Stephanie Davis is a master adapter. When she was initially diagnosed with serous uterine cancer, she found a way to continue working around surgery, radiation, and chemotherapy. Today, she is still adapting — moving from one treatment plan to another as her cancer changes — and is in consultation with her care team to keep it at bay.
Rather than focus on the fact that she has a hard-to-treat form of this cancer, Davis, 68, is thankful for her close access to the Susan F. Smith Center for Women’s Cancers at Dana-Farber and the latest clinical trials in its Gynecologic Oncology Program. To her, even the COVID-19 pandemic is simply one more obstacle to overcome: She is fine with the safety protocols in place, as long as she can still get to her regular infusions.
“Life is about dealing with what comes your way,” says Davis, who stays connected with her husband, John, over the phone during her visits to Dana-Farber. “The important thing is to have a good team helping you.”
Teamwork and transition
Everything started for Davis in May 2017. She was feeling overly fatigued; her primary care physician could not determine the cause, but when Davis began experiencing post-menopausal vaginal bleeding — an early sign of cancer in some women — her gynecologist ordered more tests that led to her diagnosis.
Her initial treatment included a hysterectomy, radiation, chemotherapy, and brachytherapy. Davis responded well, and the tumor growth was controlled, so she returned to her job as an elementary school teacher.
Then, in late 2018, Davis learned the cancer was growing again — and had spread to her stomach. Standard treatments were no longer an option; she needed to go on a clinical trial. It was determined that the best fit for Davis was a trial of the drug adavosertib which was enrolling patients at Dana-Farber.
The trial is based on research showing that uterine serous cancer cells are prone to replication stress — a glitch in their ability to duplicate DNA correctly. WEE1 is a protein that enables cells to tolerate replication stress; drugs like adavosertib that inhibit WEE1 worsen replication stress in the cancer cells, leading to DNA damage and cell death.
At Dana-Farber, Davis came under the care of oncologist Ursula Matulonis, MD, chief of the Division of Gynecologic Oncology; nurse practitioner Catherine Earley, NP; and clinical research nurse Stephanie Morrissey, BSN, RN. Davis credits this trio for always being available to sooth concerns and answer questions, and they in turn praise her positive outlook and flexibility.
“As soon as I met my new team, I knew I was in good hands,” says Davis. “The transition to Dana-Farber was so easy, because the staff is so open to working with other people. They put the patients first, they are always available, and they know how to calm you if problems arise.”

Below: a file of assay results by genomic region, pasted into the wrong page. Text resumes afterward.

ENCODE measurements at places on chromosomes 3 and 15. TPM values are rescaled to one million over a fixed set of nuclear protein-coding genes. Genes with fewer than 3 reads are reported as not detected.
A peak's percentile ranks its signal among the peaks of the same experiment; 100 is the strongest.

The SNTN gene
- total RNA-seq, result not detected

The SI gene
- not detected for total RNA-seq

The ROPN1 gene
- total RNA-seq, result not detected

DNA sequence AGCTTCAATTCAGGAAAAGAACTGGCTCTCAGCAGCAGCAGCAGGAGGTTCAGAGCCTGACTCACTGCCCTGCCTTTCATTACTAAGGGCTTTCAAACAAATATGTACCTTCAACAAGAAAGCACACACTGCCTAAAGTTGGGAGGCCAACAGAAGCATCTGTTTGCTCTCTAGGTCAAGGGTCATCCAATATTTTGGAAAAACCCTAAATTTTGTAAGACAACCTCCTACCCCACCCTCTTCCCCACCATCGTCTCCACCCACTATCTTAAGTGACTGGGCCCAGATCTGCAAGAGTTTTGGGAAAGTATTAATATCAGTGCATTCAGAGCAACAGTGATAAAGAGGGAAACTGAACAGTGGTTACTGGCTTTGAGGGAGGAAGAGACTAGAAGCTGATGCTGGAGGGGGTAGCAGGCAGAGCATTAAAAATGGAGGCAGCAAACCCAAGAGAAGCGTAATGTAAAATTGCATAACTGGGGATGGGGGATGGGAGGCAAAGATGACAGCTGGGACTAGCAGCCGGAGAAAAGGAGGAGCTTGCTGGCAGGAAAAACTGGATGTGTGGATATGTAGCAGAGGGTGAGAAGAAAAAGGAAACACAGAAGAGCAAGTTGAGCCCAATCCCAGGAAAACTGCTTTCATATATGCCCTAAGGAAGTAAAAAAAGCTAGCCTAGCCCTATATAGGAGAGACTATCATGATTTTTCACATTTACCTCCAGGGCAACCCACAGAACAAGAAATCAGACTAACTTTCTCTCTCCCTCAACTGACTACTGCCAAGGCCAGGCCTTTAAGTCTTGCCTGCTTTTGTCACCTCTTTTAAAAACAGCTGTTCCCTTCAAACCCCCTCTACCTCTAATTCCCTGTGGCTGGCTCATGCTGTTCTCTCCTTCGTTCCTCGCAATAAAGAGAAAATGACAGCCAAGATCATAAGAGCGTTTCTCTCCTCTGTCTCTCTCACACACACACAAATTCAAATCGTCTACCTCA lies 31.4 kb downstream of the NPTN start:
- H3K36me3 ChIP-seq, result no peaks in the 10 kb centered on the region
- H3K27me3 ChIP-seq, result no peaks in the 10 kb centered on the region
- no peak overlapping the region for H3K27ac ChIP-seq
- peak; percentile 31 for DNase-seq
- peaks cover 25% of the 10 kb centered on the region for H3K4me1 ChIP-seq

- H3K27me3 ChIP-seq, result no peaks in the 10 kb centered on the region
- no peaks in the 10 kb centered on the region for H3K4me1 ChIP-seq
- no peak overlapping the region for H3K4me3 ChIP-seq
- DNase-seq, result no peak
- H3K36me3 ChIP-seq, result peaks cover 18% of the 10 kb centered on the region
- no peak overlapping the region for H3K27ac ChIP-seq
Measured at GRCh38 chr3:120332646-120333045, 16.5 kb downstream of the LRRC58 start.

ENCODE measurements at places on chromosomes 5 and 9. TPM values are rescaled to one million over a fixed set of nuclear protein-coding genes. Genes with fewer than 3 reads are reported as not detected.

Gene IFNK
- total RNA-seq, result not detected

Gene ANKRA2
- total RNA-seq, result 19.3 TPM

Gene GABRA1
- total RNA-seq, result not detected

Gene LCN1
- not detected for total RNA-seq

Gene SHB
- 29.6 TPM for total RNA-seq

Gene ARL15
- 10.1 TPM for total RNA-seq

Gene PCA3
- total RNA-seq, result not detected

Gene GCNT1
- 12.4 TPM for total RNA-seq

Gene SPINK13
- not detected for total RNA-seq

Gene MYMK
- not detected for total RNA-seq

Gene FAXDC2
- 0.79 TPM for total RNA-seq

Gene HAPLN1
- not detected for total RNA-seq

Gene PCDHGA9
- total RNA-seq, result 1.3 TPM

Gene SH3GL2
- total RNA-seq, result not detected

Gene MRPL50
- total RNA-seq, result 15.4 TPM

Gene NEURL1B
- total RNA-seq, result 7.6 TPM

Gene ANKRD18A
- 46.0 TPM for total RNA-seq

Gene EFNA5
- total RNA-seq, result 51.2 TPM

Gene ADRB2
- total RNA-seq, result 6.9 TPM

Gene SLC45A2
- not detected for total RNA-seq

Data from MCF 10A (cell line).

Ready for anything
Davis spent a year on the adavosertib (or AZD1775) trial, a combination of daily oral treatments at home and infusions each three weeks in the Susan F. Smith Center. Initially she had a 70 percent reduction in her tumor progression, but eventually the cancer began growing again. When the time came that a change in treatment was indicated, Davis was eager to enroll in another clinical trial.
Luckily, she qualified for a study using the drugs mirvetuximab and pembrolizumab (Keytruda) that targets a different genetic expression than adavosertib. She started on this combination in August 2020, and stayed on it until early 2021. She is currently on another multidrug regimen of pembrolizumab and the oral drug lenvatinib.
“Stephanie has participated in trials that are quite unique, such as the first time a WEE1 inhibitor has been used to treat uterine serous cancers,” says Matulonis. “The last trial she was on combined an antibody drug conjugate and an immune checkpoint inhibitor focused specifically to this cancer.”
If and when the time comes, Davis says she will be ready for yet another trial. She feels a close connection with Morrissey and her other caregivers, as well as a deep commitment to the clinical trial process. And when she had to retire from teaching due to the demands of the clinical trials, her care team was right there for support.
“Stephanie and the team helped me through,” says Davis. “If I can help other people by being on a trial, and hopefully myself too, I want to do so.”
Morrissey believes that Davis’ outlook is a big factor in her strong response to treatment.
“She has an incredible attitude, and faces challenges head on,” says Morrissey. “While each trial has its own schedule, structure, and requirements, Stephanie is always open to them.”
In addition to her care team, Davis has her husband John and their adult son, John III, who moved back in with his parents to assist with his mom’s care.
“Sometimes adversity brings opportunity,” John Davis says. “Stephanie deals better with opportunity than anybody.”